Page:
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Parental Abductions -- Foreign and Domestic

If you believe your child has been abducted, the first thing you need to do is call the Police!

Your local law enforcement officials have the power and authority to put into action all manner of means and resources to initiate a search for your child.

The second thing you should do is contact the National Center for Missing & Exploited Children at www.missingkids.com

The third thing you need to do is to consult with a Family Law Attorney experienced in the location, recovery and return of abducted children.

Bill Hoge has been involved in the successful return of several sets of children from countries who are parties to the Hague Convention.  He has also been involved in negotiations aimed at the return of children from non-Hague countries.

See the Hague Conference of 1980 on the Civil Aspects of International Child Abduction website for more details about this multilateral treaty which seeks to protect children from the harmful effects of abduction and retention across international boundaries by providing a procedure to bring about their prompt return.

See lists below for the current countries with are signatory members of the Hague Convention and those which are not.

After you initiate a call to the local authorities to report the abduction of your children and after you initiate contact with the NCMEC, call us to see if there is more that we can do for you here in Kentucky to assist in their return to their home.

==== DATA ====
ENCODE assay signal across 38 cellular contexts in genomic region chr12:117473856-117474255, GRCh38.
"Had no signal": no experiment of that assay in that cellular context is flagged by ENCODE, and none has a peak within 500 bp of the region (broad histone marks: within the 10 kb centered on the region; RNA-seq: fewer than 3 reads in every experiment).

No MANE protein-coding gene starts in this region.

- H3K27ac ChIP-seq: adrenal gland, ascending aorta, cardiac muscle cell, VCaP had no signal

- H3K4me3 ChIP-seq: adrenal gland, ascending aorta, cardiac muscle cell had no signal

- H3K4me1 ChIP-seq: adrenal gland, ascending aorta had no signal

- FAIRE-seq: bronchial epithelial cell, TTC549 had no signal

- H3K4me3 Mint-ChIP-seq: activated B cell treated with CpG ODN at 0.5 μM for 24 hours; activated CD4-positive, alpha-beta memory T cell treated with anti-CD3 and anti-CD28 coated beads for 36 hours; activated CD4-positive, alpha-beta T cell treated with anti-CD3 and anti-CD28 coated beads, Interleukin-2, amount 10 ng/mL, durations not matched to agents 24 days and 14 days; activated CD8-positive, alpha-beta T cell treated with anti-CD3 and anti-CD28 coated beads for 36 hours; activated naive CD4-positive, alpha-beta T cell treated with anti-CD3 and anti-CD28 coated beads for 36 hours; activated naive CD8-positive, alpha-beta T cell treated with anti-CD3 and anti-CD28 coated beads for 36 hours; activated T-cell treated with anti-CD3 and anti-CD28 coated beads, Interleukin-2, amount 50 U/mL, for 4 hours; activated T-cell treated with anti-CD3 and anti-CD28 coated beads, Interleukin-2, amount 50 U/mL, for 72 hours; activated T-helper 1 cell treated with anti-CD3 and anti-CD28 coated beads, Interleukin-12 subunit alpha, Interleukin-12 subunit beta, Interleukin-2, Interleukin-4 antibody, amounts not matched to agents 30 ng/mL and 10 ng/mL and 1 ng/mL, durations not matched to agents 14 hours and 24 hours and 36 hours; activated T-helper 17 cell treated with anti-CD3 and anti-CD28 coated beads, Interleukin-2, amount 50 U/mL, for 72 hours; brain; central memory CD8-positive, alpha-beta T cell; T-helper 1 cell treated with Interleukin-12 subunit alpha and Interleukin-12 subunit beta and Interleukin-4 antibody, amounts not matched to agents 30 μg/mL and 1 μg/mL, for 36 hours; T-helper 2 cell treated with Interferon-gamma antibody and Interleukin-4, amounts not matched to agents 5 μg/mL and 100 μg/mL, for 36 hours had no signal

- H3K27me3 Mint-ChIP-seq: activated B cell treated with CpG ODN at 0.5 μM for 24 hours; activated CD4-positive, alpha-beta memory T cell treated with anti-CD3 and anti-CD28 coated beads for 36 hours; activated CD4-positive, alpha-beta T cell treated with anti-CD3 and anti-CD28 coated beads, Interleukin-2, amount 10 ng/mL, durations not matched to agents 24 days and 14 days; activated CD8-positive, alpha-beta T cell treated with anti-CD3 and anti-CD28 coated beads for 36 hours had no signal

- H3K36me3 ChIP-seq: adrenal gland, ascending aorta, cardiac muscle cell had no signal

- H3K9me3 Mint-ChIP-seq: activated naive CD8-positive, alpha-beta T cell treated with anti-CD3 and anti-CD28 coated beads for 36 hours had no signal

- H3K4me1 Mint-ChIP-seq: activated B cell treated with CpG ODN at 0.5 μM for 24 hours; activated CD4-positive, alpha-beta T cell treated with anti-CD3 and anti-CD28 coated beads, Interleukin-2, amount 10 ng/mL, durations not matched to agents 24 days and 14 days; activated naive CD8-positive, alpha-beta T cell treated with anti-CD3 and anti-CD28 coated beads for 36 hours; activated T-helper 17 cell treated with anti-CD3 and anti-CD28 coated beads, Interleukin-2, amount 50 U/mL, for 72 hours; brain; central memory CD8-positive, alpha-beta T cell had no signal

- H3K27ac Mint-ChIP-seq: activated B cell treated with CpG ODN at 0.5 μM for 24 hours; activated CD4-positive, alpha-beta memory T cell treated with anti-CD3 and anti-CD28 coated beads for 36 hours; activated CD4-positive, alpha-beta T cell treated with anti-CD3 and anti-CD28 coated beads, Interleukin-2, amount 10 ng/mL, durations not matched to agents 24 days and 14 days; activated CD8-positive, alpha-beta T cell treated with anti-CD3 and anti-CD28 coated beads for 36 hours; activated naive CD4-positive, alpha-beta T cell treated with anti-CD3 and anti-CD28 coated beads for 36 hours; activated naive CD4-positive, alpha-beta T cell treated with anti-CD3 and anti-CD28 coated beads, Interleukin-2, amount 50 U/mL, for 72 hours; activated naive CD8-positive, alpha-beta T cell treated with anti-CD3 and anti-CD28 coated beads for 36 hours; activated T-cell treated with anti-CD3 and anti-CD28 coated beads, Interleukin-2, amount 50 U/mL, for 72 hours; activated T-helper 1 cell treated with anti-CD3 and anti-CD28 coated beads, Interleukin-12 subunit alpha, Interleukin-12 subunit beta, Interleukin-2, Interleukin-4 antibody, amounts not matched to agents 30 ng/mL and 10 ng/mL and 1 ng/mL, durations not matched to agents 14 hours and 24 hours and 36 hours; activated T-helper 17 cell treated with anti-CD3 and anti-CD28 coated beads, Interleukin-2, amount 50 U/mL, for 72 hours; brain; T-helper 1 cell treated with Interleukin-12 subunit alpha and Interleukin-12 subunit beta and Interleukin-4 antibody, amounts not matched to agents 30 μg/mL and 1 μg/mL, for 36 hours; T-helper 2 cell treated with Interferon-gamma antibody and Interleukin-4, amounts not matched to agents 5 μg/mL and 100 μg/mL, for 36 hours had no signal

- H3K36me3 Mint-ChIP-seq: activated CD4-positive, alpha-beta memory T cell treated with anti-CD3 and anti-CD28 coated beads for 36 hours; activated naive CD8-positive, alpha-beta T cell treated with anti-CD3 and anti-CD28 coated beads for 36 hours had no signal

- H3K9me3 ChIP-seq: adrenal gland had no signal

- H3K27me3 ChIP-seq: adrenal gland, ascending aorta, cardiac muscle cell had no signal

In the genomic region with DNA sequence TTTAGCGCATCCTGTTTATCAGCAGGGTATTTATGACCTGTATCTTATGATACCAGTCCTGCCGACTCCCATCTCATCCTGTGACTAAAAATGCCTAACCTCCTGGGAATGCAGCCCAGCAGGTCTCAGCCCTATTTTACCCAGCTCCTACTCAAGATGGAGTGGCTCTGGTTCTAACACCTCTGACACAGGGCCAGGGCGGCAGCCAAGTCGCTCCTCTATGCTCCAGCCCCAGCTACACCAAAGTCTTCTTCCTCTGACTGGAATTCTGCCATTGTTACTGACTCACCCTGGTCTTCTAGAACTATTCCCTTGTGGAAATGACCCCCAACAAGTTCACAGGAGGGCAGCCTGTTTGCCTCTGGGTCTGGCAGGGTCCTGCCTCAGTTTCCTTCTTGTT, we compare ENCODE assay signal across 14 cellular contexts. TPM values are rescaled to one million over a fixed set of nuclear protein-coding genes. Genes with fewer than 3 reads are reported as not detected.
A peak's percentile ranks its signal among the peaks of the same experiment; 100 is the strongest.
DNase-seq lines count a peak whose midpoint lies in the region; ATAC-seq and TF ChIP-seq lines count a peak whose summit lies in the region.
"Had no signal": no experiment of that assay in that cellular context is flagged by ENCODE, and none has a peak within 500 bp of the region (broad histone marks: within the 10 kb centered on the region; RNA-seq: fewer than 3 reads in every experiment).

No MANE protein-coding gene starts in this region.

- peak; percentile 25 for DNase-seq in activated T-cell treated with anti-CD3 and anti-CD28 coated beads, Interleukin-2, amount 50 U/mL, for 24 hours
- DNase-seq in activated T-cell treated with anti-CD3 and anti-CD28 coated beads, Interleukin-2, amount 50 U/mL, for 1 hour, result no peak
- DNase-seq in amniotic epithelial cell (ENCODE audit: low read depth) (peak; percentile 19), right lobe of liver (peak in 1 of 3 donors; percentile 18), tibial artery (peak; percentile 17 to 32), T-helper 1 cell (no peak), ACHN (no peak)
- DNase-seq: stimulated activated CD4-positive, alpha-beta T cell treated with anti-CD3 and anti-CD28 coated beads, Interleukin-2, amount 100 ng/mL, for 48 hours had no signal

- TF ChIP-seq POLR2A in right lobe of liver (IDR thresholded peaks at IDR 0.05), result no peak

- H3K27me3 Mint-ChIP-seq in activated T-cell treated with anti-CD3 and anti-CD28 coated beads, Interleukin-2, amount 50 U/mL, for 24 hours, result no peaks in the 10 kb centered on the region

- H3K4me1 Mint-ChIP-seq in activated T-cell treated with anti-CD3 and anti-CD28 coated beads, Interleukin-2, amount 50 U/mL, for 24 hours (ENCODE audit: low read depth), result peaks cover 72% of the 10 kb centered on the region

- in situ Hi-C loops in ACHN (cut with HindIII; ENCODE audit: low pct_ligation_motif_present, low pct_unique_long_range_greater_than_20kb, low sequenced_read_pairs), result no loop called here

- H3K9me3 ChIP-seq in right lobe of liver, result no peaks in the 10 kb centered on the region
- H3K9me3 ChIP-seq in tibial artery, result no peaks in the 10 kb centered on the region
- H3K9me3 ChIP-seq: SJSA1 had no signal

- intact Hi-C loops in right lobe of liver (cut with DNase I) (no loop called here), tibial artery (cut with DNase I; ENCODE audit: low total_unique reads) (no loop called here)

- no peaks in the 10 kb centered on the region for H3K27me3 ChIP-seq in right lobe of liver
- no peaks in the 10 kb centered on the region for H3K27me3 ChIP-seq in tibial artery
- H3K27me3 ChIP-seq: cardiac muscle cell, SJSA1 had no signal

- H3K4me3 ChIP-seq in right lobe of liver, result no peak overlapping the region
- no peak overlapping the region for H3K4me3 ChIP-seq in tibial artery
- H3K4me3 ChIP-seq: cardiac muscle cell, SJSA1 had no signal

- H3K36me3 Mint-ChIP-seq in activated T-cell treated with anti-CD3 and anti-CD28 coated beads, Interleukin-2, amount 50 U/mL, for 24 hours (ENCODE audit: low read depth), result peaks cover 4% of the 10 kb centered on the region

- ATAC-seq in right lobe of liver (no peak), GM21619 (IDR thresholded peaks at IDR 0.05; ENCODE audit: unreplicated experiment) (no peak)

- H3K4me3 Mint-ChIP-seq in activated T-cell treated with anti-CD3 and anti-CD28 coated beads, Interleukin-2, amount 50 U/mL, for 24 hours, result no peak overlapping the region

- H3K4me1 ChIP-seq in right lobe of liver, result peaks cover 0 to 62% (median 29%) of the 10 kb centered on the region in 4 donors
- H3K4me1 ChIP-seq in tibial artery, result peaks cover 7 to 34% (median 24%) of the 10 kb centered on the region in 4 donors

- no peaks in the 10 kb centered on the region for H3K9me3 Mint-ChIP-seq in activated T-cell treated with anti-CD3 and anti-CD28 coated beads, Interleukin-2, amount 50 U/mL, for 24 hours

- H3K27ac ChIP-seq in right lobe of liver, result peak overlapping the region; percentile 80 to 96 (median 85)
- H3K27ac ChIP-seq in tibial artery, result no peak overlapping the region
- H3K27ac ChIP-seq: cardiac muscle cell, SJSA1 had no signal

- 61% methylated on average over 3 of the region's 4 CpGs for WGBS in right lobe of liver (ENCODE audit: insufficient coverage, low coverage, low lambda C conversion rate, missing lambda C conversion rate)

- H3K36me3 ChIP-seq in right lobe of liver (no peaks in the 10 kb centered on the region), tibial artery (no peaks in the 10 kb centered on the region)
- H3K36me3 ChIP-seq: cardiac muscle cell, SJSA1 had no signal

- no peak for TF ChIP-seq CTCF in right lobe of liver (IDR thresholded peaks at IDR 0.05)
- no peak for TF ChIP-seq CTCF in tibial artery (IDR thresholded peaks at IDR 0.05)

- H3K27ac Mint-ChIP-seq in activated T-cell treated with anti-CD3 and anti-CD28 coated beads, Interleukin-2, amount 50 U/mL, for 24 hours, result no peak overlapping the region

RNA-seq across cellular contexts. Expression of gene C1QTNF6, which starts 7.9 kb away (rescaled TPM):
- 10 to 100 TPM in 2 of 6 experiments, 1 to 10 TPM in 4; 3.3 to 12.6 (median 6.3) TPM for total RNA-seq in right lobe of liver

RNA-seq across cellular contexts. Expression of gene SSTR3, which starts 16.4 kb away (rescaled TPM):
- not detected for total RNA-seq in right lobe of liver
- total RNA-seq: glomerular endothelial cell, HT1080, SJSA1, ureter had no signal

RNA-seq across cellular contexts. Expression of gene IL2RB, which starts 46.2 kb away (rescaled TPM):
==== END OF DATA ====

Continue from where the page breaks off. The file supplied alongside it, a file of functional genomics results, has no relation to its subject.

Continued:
Parental abductions are very different from "kidnapping".  By definition, a kidnapper is one who wrongfully takes a child to whom he/she has no custodial claim.  A "parental abduction" involves the taking of a child by one parent and, in the process, denying the other parent of his or her parental access to a child.

A parental abduction can take place within the borders of Kentucky, or it might involve interstate flight where the abducting parent removes a child from Kentucky and takes the child to another state or it can involve a international removal of the child from the United States of America.

Unless there is a court order in existence to the contrary, Kentucky law presumes that both parents have equal authority to make decisions in the best interest of the child.

This means that, assuming there is no court order to the contrary, both parents have the decision-making power to decide where the child will live, go to school, attend worship services, receive medical attention, etc.  "Custody" is actually this decision-making authority, not so much with whom the child might be at any given point in time.

But, if one parent unilaterally decides on his or her own that the child is not going to live in its "customary domicile" or usual place of residence, the other parent has the right to object to this one-sided decision.  The usual recourse is to approach the Court in the county where the child has historically lived to settle this dispute.

When one parent keeps a child from the other parent, that is considered parental abduction or custodial interference.

In the event of parental abduction or custodial interference here in Kentucky, we recommend you consult with an experienced Family Law Attorney in your area to file an action on your behalf in the local court, such as the Jefferson Family Court.